How carbon footprint can be calculated and reduced in real life cases?A building’s life cycle carbon footprint is mainly defined during its design process. Once the building is ready for use, there will be limited opportunities to reduce emissions. As a consequence, taking action during the design process can steer the development of the building to achieve its optimal carbon footprint result. The decisions that define the end result are made through the design process and in best case, the carbon footprint would be steered through the whole design process to reach optimal result. For example, choosing the building site will define the available energy sources and foundation requirements based on soil. Also, the building geometry, efficient use, main structural material, and energy targets are often defined in concept stage. During the detailed design, the most important means to reduce emissions are energy efficiency and choosing renewable energy sources, using recycled and renewable materials, choosing materials with long service life, and minimizing material consumption. Also, choosing individual products matters, as similar materials may have over two times higher emissions when purchased from less efficient manufacturer. As a consequence, the information needed for carbon footprint calculation includes:
- Information on the building materials and their quantities for instance from drawings or building information model,
- Information on material manufacturing impacts and material service life
- Information on operational energy consumption and energy sources based on energy calculations
Which kind of services and tools are available in the market?Currently, a tool for building life cycle assessment is available by Bionova who develops One Click LCA life cycle assessment tool for buildings (www.oneclicklca.com). This online platform contains tools for building carbon footprint, life cycle assessment, circular economy, life cycle cost analysis, and environmental product declarations. The platform has a comprehensive database with more than 10 000 building materials. One Click LCA is currently used in more than 55 countries and its users include global leaders such as WSP, ARUP, Bouygues, Statsbygg, and BRE. In Finland, the tool is used for instance by Ramboll, Granlund, Optiplan, Sitowise, SRV, Stora Enso, the City of Helsinki, and many others. The tool supports the Finnish national calculation method by the Ministry of Environment and other assessments such as LEED, BREEAM and RTS certifications. The tool enables the calculation of carbon during the early stages of the design process based on building size and type. In addition, this tool is been further developed in partnership with the Finnish Wood Industry Association and the material insulation industry to include all typical wood constructions and structural options available in the market. Finally, the tool supports all most commonly used design tools including Tekla, Revit, Archicad, IDA-ICE, Simplebim and Solibri, providing flexibility and efficiency to design teams looking at optimizing their project’s carbon footprint If you wish to learn more about the topic, check Puupäivät 2019 where carbon footprint calculations will have their own session.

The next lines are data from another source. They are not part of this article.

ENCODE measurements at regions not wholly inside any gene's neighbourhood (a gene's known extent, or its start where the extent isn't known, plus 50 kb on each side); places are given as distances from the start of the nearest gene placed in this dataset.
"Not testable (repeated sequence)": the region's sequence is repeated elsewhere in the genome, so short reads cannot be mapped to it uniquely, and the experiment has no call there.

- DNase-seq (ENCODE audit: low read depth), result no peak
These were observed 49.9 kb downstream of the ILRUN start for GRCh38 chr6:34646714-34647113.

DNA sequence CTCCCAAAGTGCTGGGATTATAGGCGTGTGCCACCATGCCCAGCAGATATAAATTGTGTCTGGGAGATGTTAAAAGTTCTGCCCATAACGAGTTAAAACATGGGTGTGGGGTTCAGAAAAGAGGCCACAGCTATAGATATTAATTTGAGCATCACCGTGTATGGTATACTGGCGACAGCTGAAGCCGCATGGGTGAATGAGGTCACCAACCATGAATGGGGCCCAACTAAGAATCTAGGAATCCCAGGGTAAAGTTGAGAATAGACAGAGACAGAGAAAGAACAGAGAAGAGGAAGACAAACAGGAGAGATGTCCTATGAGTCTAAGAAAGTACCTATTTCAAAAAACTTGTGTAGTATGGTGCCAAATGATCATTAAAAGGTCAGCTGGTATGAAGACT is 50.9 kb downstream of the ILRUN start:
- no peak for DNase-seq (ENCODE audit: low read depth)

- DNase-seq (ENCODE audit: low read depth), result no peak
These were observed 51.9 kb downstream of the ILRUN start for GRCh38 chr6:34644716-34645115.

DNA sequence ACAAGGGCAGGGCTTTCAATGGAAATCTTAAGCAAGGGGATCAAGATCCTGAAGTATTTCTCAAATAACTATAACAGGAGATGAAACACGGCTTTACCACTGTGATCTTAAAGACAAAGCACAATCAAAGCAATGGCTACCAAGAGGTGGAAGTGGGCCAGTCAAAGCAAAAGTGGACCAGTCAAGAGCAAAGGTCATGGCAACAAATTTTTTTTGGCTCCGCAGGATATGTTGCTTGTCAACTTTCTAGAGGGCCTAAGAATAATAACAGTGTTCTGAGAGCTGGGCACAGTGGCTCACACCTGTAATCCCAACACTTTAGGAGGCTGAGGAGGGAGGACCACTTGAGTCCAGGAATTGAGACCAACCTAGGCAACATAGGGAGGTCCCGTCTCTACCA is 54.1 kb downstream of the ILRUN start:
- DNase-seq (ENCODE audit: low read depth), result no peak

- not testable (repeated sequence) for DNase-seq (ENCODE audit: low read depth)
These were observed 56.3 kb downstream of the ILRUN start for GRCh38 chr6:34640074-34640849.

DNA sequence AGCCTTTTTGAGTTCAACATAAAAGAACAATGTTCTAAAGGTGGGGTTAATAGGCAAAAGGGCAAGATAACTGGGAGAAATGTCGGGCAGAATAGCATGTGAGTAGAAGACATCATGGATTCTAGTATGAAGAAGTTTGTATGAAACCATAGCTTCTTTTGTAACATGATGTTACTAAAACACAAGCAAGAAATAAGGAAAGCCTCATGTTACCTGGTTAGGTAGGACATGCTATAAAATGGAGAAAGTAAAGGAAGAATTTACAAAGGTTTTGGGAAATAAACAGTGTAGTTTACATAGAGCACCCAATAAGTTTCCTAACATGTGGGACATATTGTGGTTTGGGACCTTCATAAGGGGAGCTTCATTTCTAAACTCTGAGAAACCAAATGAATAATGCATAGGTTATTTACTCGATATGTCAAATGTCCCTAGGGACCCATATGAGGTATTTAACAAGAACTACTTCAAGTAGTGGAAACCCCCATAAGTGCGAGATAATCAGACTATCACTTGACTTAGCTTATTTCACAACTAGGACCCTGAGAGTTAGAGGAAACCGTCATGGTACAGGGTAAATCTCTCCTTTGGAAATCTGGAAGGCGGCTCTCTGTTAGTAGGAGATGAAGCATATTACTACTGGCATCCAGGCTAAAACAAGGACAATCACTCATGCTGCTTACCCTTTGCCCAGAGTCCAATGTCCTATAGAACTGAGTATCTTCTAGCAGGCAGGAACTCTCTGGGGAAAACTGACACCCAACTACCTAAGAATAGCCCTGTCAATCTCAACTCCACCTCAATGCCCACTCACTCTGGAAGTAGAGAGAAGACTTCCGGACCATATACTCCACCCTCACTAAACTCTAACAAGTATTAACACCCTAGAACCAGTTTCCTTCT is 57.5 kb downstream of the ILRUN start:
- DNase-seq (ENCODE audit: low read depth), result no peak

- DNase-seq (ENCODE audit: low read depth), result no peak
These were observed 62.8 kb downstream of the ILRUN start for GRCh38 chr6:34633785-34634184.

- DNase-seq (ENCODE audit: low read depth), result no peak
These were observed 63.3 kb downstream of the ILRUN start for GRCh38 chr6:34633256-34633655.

Sources: 1 World Green Building Council, 2019. https://www.worldgbc.org/thecommitment 2 Ruuska et al: Rakennusmateriaalien ympäristövaikutukset. Ympäristöministeriön raportteja 8 | 2013. 3 Bionova Oy: Tiekartta rakennuksen elinkaaren hiilijalanjäljen huomioimiseksi rakentamisen ohjauksessa. 2017, ladattavissa: https://www.ym.fi/fi-FI/Maankaytto_ja_rakentaminen/Rakentamisen_ohjaus/Vahahiilinen_rakentaminen/Tiekartta_rakennuksen_elinkaaren_hiilijalanjaljen_huomioimiseksi 4Sitra: The Circular Economy, A Powerful Force for Climate Mitigation. 2018. https://www.sitra.fi/julkaisut/circular-economy-powerful-force-climate-mitigation/ 5 Bionova Oy: The Embodied Carbon Review – Embodied carbon reduction in 100+ regulations and rating systems globally. 2018. https://www.oneclicklca.com/embodied-carbon-review/ 6 Ympäristöministeriö, Vähähiilinen rakentaminen, https://www.ym.fi/fi-FI/Maankaytto_ja_rakentaminen/Rakentamisen_ohjaus/Vahahiilinen_rakentaminen